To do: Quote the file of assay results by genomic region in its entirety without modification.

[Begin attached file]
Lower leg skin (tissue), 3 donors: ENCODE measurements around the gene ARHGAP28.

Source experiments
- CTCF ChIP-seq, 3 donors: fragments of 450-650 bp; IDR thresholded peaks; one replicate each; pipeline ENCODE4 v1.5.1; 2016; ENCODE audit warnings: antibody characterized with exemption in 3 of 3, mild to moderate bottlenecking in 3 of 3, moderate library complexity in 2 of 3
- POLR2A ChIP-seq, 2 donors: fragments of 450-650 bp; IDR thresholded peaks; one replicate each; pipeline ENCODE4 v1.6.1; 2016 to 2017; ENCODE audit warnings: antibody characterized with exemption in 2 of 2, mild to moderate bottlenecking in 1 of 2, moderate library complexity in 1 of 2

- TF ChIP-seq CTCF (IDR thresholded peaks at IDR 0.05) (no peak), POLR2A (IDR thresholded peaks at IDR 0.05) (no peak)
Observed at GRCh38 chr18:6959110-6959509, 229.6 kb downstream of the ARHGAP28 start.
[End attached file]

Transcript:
Lower leg skin (tissue), 3 donors: ENCODE measurements around the gene ARHGAP28.

Source experiments
- CTCF ChIP-seq, 3 donors: fragments of 450-650 bp; IDR thresholded peaks; one replicate each; pipeline ENCODE4 v1.5.1; 2016; ENCODE audit warnings: antibody characterized with exemption in 3 of 3, mild to moderate bottlenecking in 3 of 3, moderate library complexity in 2 of 3
- POLR2A ChIP-seq, 2 donors: fragments of 450-650 bp; IDR thresholded peaks; one replicate each; pipeline ENCODE4 v1.6.1; 2016 to 2017; ENCODE audit warnings: antibody characterized with exemption in 2 of 2, mild to moderate bottlenecking in 1 of 2, moderate library complexity in 1 of 2

- TF ChIP-seq CTCF (IDR thresholded peaks at IDR 0.05) (no peak), POLR2A (IDR thresholded peaks at IDR 0.05) (no peak)
Observed at GRCh38 chr18:6959110-6959509, 229.6 kb downstream of the ARHGAP28 start.